Man sentenced in sex trafficking case involving Las Vegas teen

A Georgia man who forced a 17-year-old Las Vegas girl to work as a prostitute in Southern California has been sentenced to more than seven years in federal prison.

Kenyati Jakeen Rahh-Potts, 27, of Hahira, Georgia, was sentenced to 87 months in federal prison Monday by U.S. District Judge Michael W. Fitzgerald, according to a release issued Friday by the U.S. Attorney’s Office, Central District of California.

Rahh-Plotts pleaded guilty in February 2015 to one count of sex trafficking, the release said.

A second defendant in the case, Tabitha Samaria Walls, 24, of Elk Grove, California, was sentenced last year to 27 months in prison after pleading guilty to conspiring to engage in sex trafficking.

According to court documents, Rahh-Potts and Walls trafficked a 17-year-old girl from Las Vegas to California and forced her to engage in acts of prositution in Los Angeles, Hollywood, Pomona and Ontario over an 11-day period in 2013.

Rahh-Potts and Walls, who were living in Apple Valley, California when they were arrested in August 2013, created online advertisements on to prostitute the victim and then took all of the money that the girl earned.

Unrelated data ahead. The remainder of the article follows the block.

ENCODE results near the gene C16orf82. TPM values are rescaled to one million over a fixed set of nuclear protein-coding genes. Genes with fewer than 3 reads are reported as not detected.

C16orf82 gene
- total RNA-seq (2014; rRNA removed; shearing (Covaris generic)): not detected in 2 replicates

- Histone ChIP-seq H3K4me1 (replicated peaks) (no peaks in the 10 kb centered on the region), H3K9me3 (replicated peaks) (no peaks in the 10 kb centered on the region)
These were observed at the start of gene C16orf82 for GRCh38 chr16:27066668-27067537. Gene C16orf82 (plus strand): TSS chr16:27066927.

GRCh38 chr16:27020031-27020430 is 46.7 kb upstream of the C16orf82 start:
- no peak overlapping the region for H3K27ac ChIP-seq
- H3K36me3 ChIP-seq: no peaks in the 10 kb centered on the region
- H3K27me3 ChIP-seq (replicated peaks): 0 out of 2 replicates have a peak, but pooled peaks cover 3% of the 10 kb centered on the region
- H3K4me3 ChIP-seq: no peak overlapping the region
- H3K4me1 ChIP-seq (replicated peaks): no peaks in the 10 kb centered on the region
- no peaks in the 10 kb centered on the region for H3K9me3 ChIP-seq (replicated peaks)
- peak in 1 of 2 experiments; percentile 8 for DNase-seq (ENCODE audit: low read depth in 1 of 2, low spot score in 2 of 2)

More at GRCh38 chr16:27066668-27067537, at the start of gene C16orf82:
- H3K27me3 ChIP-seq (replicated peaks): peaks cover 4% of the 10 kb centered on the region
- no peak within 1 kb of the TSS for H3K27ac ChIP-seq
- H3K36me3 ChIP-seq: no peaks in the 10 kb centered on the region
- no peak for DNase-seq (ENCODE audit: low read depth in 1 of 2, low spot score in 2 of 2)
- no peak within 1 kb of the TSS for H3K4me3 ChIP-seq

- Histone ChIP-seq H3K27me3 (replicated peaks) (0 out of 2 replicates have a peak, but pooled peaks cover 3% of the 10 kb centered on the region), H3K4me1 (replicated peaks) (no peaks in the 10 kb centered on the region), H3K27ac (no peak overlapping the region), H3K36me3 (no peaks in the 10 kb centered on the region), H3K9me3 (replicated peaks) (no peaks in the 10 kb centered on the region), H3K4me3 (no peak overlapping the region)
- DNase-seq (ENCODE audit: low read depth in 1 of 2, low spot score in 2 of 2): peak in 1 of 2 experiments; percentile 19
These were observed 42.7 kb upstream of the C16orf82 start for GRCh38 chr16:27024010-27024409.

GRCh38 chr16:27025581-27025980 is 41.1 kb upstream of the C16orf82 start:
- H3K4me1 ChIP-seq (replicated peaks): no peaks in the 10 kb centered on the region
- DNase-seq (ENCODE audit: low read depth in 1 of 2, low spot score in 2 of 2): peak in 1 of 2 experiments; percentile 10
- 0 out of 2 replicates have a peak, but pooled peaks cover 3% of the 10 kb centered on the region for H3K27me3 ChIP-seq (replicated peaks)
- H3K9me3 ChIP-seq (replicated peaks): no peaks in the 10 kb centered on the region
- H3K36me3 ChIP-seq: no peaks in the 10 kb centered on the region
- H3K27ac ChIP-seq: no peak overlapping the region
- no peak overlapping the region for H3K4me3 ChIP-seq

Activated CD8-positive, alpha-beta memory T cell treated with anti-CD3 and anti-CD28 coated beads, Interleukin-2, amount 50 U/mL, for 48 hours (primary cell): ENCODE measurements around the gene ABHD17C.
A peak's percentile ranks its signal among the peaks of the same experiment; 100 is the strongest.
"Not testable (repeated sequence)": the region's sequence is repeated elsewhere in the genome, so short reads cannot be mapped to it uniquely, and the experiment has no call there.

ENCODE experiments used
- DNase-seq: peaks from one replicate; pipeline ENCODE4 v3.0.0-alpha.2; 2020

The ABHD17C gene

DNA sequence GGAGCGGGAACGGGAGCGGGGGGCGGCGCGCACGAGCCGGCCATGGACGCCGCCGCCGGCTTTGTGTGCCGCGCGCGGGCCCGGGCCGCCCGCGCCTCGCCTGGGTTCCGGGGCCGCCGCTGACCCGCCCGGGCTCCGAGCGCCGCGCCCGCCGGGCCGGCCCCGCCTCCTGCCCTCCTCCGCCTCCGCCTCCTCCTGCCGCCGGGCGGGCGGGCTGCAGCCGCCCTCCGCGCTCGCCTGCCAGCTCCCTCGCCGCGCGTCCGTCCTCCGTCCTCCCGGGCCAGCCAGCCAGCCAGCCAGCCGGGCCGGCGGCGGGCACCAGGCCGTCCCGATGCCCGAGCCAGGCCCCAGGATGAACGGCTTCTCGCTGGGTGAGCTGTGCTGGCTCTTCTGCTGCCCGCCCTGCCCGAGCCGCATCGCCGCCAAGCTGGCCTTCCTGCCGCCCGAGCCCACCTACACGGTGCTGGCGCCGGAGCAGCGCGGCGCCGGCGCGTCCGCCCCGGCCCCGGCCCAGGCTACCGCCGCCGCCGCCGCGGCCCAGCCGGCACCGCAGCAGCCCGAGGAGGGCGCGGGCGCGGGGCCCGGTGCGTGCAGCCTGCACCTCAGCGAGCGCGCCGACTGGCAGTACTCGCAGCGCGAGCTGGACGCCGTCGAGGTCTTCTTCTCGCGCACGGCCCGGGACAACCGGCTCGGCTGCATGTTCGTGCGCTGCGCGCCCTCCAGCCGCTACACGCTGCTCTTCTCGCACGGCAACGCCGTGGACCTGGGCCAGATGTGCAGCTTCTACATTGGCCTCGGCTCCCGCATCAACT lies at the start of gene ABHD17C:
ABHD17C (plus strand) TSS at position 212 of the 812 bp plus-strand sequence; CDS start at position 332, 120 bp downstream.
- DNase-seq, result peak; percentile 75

“No child should be subject to this type of abuse,” said U.S. Attorney Eileen M. Decker. “These defendants showed no concern for the humanity of this young person, whose body was sold via online ads strictly for their own profit.”

The case was investigated by the Federal Bureau of Investigation, which receive substantial assistance from the San Bernardino County Sheriff’s Department.

“The FBI is committed to ending the victimization caused by those who callously advertise and sell minors as sex slaves,” said Deirdre Fike, assistant director in charge of the FBI’s Los Angeles Field Office.


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